Adam LaRoche -- Big LaPoison hasn't not disappointed, once again.  Remember how excited we were that he decided not to let the month of April dominate him like it had in the past?  That was on borrowed time.  His drop off happened before May 1, and we're only 6 games into the month, so this is a small sample size alert (!SSSA), but have a look anyway:
April/March -  .269/.352/.564 ---  .308 BAbip
May - .136/.240/.136 --- .188 BAbip
I'm not saying the change in the calendar had anything to do with it, and if I could get the splits from the moment he started sliding, I'd give you those.  All I'm proposing is that this guy is going to be streaky, and the best we can hope for him to do is show discipline at the plate.  So far, his BB% of 11.5% is still above his career mark of 9.2%; however he's striking out slightly more than normal and not hitting as many line drives.  It'll come back, and then it'll go again.  Like the seasons.  Look forward to that, Pittsburgh.

Freddy Sanchez - Is it unreasonable to think Steady Freddy can maintain a .363 BAbip?  He used a .364 BAbip to win the batting title four years ago, so we know it's not impossible.  It's probably a sure bet not to repeat, but from what I've seen out of Sanchez, he seems to be firing on all cylinders in his approach, and when all is said and done, I wouldn't be surprised by an elevated BAbip in the .330's.  As I mentioned last time, over his career, he's got a freakishly high BAbip of .323, so I expect him to continue defying the mean.  I don't see him OPSing on the sunny side of .900 in this lifetime, though.  All I can figure, without going back and easily checking, is that Freddy hit 3 HRs in one at bat on opening day, and since then his two doubles a week are the only thing between him and a .333 slugging percentage.  How about .316/.350/.480 the next time we check in on him?  Just a guess.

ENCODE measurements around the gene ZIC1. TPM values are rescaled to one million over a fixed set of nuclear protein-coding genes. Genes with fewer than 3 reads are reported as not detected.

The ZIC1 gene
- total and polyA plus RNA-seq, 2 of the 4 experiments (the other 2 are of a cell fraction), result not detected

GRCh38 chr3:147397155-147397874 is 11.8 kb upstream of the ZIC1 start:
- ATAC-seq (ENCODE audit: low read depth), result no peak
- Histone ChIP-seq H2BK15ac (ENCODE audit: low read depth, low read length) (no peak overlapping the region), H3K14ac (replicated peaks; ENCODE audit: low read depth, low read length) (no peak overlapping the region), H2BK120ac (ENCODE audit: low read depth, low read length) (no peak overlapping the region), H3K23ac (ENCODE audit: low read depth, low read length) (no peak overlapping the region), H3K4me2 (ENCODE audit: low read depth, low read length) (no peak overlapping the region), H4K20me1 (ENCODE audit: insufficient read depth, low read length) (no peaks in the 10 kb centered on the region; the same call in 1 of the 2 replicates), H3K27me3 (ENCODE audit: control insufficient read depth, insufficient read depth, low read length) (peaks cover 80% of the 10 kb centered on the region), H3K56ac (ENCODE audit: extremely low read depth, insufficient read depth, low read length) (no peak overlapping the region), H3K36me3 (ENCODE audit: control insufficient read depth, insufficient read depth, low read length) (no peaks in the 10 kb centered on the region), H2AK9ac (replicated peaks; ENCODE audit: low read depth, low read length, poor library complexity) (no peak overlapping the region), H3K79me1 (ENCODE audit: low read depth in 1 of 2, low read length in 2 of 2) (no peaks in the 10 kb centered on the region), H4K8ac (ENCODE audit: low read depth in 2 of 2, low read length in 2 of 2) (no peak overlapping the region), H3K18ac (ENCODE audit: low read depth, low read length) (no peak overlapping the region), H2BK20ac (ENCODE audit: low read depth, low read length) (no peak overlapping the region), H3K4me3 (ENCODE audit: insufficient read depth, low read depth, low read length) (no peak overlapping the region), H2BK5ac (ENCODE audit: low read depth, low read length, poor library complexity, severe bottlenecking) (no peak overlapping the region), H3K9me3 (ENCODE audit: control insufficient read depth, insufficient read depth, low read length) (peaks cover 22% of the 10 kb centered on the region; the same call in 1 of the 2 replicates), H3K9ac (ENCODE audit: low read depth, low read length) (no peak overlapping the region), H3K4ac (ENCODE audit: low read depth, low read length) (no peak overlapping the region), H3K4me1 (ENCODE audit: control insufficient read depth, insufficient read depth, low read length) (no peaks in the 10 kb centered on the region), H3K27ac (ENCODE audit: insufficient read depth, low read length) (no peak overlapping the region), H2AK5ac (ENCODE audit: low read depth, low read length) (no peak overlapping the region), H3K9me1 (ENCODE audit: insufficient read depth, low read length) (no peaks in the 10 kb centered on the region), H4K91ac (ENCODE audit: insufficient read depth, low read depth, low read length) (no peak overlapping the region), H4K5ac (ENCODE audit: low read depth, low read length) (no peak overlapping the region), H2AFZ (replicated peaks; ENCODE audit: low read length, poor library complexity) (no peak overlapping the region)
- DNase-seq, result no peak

Jack Wilson - Oh Jack... where will you be playing baseball in August 2009?  And Neal... why didn't you pull the trigger on a trade a couple weeks ago?  Any trade, really.  We probably could have gotten some new batting tees and a rosin bag back in April.  Now we'll be lucky if  someone's willing to send us some "well-used" pogs in exchange for a $7 million shortstop with a 70 OPS+.  

Don't get me wrong, I love Jack.  He legitimately busts his ass out there, and as BP put it in one of their scouting reports, the guy would get a lot more acclaim for his fielding if he was on a team with better hitters.  However, the optimism I had in him last time has sort of faded (updated numbers in bold) :
8.5 K% in 2009, 11 K% over career
9.6 K% currently
8.5 BB% in 2009, 5.2 BB% over career
7.7 BB% currently
0.76 GB:FB in 2009, 0.79 GB:FB over career
0.82 GB:FB currently
21 LD% in 2009, 20 LD% over career
19 LD% currently
.316 BAbip in 2009, .292 BAbip over career

.286 BAbip currently
So, as you can see, my hopes that Jack had finally "unlocked" something at the ripe age of 31, were a bit dashed by two weeks of moving in all the wrong directions.  I'm not saying that we won't see a bounce back somewhere along the line, but it'll most likely be accompanied by a dip in production, and that'll translate to where we are now.